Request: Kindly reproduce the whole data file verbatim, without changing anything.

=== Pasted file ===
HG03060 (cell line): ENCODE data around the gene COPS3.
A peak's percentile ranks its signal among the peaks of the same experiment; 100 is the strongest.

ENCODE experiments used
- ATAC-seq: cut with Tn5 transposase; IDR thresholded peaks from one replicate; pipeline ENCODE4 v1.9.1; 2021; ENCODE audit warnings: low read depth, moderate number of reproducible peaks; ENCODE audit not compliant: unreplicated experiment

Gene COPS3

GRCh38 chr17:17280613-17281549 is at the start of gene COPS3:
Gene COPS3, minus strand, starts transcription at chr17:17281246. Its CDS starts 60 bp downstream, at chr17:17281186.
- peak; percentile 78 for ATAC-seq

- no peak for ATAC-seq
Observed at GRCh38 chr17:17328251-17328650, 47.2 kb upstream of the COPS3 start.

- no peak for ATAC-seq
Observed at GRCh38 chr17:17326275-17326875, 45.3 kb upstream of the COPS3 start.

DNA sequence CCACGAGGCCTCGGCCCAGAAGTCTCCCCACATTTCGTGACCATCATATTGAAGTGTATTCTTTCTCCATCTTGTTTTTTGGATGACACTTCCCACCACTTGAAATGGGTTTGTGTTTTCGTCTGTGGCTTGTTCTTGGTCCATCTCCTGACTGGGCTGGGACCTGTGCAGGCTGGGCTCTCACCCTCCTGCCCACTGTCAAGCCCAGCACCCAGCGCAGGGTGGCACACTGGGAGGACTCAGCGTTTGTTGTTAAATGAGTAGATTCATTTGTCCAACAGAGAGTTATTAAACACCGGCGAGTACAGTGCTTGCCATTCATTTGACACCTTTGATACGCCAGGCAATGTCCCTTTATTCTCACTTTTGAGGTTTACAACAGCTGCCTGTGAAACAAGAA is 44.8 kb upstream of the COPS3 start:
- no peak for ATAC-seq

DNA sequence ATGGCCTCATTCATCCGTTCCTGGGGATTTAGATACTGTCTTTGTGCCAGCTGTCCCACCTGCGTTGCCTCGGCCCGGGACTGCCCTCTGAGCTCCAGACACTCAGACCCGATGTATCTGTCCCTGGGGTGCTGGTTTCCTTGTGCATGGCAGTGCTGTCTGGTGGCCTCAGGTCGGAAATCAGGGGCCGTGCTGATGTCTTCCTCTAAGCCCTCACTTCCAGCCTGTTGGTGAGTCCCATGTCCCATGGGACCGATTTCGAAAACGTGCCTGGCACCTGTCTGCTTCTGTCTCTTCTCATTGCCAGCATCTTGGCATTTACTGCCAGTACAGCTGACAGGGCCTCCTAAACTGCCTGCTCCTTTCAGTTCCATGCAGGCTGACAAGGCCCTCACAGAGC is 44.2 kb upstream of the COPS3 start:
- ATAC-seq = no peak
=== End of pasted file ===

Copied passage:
HG03060 (cell line): ENCODE data around the gene COPS3.
A peak's percentile ranks its signal among the peaks of the same experiment; 100 is the strongest.

ENCODE experiments used
- ATAC-seq: cut with Tn5 transposase; IDR thresholded peaks from one replicate; pipeline ENCODE4 v1.9.1; 2021; ENCODE audit warnings: low read depth, moderate number of reproducible peaks; ENCODE audit not compliant: unreplicated experiment

Gene COPS3

GRCh38 chr17:17280613-17281549 is at the start of gene COPS3:
Gene COPS3, minus strand, starts transcription at chr17:17281246. Its CDS starts 60 bp downstream, at chr17:17281186.
- peak; percentile 78 for ATAC-seq

- no peak for ATAC-seq
Observed at GRCh38 chr17:17328251-17328650, 47.2 kb upstream of the COPS3 start.

- no peak for ATAC-seq
Observed at GRCh38 chr17:17326275-17326875, 45.3 kb upstream of the COPS3 start.

DNA sequence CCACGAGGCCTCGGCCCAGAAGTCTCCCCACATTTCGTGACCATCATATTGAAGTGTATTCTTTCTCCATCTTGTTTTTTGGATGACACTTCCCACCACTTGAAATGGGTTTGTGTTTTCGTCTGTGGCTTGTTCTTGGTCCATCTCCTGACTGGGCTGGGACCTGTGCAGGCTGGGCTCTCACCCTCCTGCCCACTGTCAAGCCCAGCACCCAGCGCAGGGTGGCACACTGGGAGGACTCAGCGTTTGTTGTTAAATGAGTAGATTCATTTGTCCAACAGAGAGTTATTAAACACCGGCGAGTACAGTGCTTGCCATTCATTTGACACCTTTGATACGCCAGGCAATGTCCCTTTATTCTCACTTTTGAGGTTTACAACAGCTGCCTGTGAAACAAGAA is 44.8 kb upstream of the COPS3 start:
- no peak for ATAC-seq

DNA sequence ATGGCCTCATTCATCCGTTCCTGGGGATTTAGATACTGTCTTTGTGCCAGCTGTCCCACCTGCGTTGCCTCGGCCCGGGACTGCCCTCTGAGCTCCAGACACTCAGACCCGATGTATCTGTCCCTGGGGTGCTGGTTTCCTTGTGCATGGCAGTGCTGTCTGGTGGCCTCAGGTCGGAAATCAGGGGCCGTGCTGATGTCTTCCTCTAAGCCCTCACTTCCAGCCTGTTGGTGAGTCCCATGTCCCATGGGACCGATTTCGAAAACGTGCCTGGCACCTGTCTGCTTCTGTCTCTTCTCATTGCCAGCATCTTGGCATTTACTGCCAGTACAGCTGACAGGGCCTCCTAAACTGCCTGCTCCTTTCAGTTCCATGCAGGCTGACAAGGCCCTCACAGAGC is 44.2 kb upstream of the COPS3 start:
- ATAC-seq = no peak